It’s been a fast-paced year for transportation policy and initiatives in 2014! As we look back on everything that has happened in Michigan, we’re proud to see Trans4M member groups leading the charge for a stronger, more vibrant transportation system for our state. Part I of our Year In Review series reviews our efforts in the fight for our state transportation funding and Part II takes a look at all the exciting and innovative transportation projects happening around the state.
It’s not every year that transportation is the most pressing issue in the state legislature. But 2014 was the year of transportation funding as state legislators tried not once but twice to pass a comprehensive, long term solution to fixing our neglected transportation system.
Multiple proposals from both the House and Senate attempted to increase revenue for our roads and bridges. The first, passed by the House in the spring, would have brought $450 million for roads, but fell dramatically shy of the $2 billion estimated at the time that was necessary for Michigan’s transportation infrastructure. It also bypassed a critical portion of the Public Act 51 funding distribution formula: the Comprehensive Transportation Fund (CTF) that provides crucial funding for public transportation. Trans4M members rallied immediately to argue for the value of transit and the need to for any increased funding for transportation to go through the full, traditional formula.
In response, the Senate took up bill that would produce over a billion in new revenue for our complete transportation system, including public transportation. After several attempts on the last day before summer recess, the Senate was unable to pass 5477, the bill that would convert the cent-per-gallon fuel tax ($0.19) to a wholesale tax and gradually increase it at a rate of 2% over the next four years. Without much hope of action, we waited for the beginning of lame-duck for the MI Legislature to take up transportation funding again.
In November, the Senate passed a package of bills, including 5477, that would have raised over 1.5 billion in new revenue for our complete transportation system. While the Governor and transportation advocates overwhelmingly supported this plan, the House chose a different path. Their preferred package would have gradually repealed the current sales tax on gas (currently 6%) and converted it to a wholesale tax on fuel dedicated entirely to roads. At the same time, the current cent-per-gallon fuel tax would have also been converted to a wholesale tax, much like the Senate package did. But this would have meant a loss of funds for beneficiaries of the existing sales tax, primarily public schools, local governments and public transit. Additionally, the House package would not have put any of the increased revenue from the wholesale tax through the PA 51 formula, and so public transportation would have both lost a source of money and not gained from any new money.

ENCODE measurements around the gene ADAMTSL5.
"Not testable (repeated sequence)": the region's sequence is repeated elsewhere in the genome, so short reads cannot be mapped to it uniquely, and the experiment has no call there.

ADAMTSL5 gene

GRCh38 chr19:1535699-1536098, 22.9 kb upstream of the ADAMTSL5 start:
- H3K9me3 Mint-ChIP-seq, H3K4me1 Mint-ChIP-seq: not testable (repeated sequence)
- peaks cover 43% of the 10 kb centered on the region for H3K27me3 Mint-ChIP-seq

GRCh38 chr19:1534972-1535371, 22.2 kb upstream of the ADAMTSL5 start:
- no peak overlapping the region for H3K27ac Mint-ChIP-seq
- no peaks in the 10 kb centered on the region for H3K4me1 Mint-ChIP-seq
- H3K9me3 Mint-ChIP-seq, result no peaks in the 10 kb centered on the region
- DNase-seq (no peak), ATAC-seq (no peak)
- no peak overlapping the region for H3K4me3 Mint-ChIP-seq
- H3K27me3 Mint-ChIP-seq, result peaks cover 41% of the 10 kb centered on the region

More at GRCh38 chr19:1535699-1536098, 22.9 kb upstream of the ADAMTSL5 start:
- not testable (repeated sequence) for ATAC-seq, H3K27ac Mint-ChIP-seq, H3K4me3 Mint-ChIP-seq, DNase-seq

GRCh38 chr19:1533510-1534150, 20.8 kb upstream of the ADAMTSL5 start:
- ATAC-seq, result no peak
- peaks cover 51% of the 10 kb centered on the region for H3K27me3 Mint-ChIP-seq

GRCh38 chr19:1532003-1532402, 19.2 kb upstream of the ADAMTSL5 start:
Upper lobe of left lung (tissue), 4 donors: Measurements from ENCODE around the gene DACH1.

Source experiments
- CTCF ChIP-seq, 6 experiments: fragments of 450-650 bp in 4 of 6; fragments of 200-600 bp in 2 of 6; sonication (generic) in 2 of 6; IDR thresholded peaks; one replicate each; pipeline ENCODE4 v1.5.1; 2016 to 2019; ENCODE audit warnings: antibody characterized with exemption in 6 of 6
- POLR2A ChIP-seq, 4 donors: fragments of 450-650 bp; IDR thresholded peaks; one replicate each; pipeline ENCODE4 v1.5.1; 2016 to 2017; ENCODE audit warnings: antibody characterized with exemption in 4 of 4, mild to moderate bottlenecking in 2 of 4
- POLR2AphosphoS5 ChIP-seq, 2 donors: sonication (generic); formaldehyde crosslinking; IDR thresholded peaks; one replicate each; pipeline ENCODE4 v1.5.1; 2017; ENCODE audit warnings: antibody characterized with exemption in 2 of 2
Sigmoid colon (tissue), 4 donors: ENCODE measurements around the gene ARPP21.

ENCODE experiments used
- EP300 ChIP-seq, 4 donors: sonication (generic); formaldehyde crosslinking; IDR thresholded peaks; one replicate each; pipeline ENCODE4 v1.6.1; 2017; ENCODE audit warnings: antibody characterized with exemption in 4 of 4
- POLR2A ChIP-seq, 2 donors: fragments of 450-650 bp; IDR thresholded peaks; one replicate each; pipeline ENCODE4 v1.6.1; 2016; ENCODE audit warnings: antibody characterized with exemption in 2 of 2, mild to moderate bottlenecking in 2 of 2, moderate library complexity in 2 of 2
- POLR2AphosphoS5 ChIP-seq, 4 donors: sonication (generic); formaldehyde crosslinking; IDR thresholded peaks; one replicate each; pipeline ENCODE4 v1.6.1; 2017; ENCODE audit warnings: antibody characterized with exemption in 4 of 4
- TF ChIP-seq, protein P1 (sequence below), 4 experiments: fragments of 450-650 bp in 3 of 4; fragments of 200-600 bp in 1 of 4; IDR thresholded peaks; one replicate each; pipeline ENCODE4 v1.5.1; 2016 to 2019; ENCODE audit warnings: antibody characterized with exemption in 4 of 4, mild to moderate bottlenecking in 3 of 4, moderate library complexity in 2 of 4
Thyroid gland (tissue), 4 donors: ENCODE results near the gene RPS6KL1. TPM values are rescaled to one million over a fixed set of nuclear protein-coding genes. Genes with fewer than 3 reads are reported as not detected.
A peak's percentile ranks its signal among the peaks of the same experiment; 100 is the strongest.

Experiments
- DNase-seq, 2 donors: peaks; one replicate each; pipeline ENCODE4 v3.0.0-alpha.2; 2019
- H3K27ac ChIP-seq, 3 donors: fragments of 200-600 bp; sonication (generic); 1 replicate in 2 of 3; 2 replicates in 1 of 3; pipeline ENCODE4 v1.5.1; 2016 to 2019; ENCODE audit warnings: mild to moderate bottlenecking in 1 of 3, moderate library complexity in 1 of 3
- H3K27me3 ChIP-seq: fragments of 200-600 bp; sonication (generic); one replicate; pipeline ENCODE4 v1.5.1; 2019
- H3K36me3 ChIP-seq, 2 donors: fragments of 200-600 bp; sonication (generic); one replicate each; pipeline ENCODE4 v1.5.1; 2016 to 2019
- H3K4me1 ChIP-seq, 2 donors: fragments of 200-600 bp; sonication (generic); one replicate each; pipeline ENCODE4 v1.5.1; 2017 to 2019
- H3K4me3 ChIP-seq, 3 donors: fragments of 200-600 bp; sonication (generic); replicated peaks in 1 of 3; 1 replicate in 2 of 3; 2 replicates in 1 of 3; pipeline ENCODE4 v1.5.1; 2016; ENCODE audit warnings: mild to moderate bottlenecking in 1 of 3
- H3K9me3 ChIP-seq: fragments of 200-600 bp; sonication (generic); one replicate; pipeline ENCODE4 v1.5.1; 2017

The last two weeks of lame-duck meant fast action by both our legislators and transportation advocates as we fought for a package that would include public transportation without hurting our schools. Trans4M organized an Advocacy Day focused solely on this important issue with over 40 participants coming out to speak with legislators. Trans4M member groups such as Transportation Riders United (TRU), Michigan Municipal League (MML), Michigan Public Transit Association (MPTA), Rails-to-Trails Conservancy, and Michigan Environmental Council (MEC) all issued Action Alerts asking for phone calls and emails to legislators.
The final package, formed by the House and Senate Leadership and the Governor, was passed in the last minutes of lame-duck with the Senate voting on it at 5:30 am. The final package is a constitutional amendment that would increase the state sales and use tax by one percentage point to 7%. The package also includes the House’s original intent to repeal the sales tax on gas and diesel while also converting and gradually increasing the cent-per-gallon tax on gas and diesel into a wholesale tax, pending approval of the ballot measure. All new sales tax revenue from the sale of gas and diesel would go to fund transportation, including public transportation, while the increase in sales tax on other goods and services would put money towards education, local government, and public transit.
Ultimately, it will be the public who decides with a yes or no vote on the ballot in May 2015. If the ballot initiative to change the sales and use tax is defeated, then all of the accompanying bills tie-barred to the House Joint Resolution UU will not go into effect, and transportation funding will not see any increase.
Though we’ve come a long way in securing an increase in funding for our complete transportation system, there’s still work to be done. Trans4M and our member groups will continue to be in front of educating the public about the value of transportation, and specifically of funding our buses, rails, and trails.
Stay tuned for Part II of our 2014 Year In Review!